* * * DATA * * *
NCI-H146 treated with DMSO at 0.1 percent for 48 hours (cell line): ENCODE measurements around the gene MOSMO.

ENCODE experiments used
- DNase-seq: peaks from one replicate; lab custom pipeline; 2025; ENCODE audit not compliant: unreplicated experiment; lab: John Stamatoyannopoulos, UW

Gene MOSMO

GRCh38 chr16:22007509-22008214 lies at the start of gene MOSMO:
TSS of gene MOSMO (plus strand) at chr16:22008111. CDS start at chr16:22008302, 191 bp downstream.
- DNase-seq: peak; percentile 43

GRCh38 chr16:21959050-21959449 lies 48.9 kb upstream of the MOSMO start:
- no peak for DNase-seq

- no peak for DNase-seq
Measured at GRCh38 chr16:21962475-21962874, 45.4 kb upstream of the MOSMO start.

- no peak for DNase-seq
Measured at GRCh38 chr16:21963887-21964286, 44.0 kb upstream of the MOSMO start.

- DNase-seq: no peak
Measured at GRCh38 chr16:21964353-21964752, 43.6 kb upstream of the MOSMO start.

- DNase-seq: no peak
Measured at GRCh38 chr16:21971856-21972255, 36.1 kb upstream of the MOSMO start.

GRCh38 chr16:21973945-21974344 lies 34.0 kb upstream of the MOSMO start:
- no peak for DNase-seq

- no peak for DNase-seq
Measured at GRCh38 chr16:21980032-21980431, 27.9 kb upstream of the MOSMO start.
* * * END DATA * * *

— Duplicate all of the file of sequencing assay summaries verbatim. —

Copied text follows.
NCI-H146 treated with DMSO at 0.1 percent for 48 hours (cell line): ENCODE measurements around the gene MOSMO.

ENCODE experiments used
- DNase-seq: peaks from one replicate; lab custom pipeline; 2025; ENCODE audit not compliant: unreplicated experiment; lab: John Stamatoyannopoulos, UW

Gene MOSMO

GRCh38 chr16:22007509-22008214 lies at the start of gene MOSMO:
TSS of gene MOSMO (plus strand) at chr16:22008111. CDS start at chr16:22008302, 191 bp downstream.
- DNase-seq: peak; percentile 43

GRCh38 chr16:21959050-21959449 lies 48.9 kb upstream of the MOSMO start:
- no peak for DNase-seq

- no peak for DNase-seq
Measured at GRCh38 chr16:21962475-21962874, 45.4 kb upstream of the MOSMO start.

- no peak for DNase-seq
Measured at GRCh38 chr16:21963887-21964286, 44.0 kb upstream of the MOSMO start.

- DNase-seq: no peak
Measured at GRCh38 chr16:21964353-21964752, 43.6 kb upstream of the MOSMO start.

- DNase-seq: no peak
Measured at GRCh38 chr16:21971856-21972255, 36.1 kb upstream of the MOSMO start.

GRCh38 chr16:21973945-21974344 lies 34.0 kb upstream of the MOSMO start:
- no peak for DNase-seq

- no peak for DNase-seq
Measured at GRCh38 chr16:21980032-21980431, 27.9 kb upstream of the MOSMO start.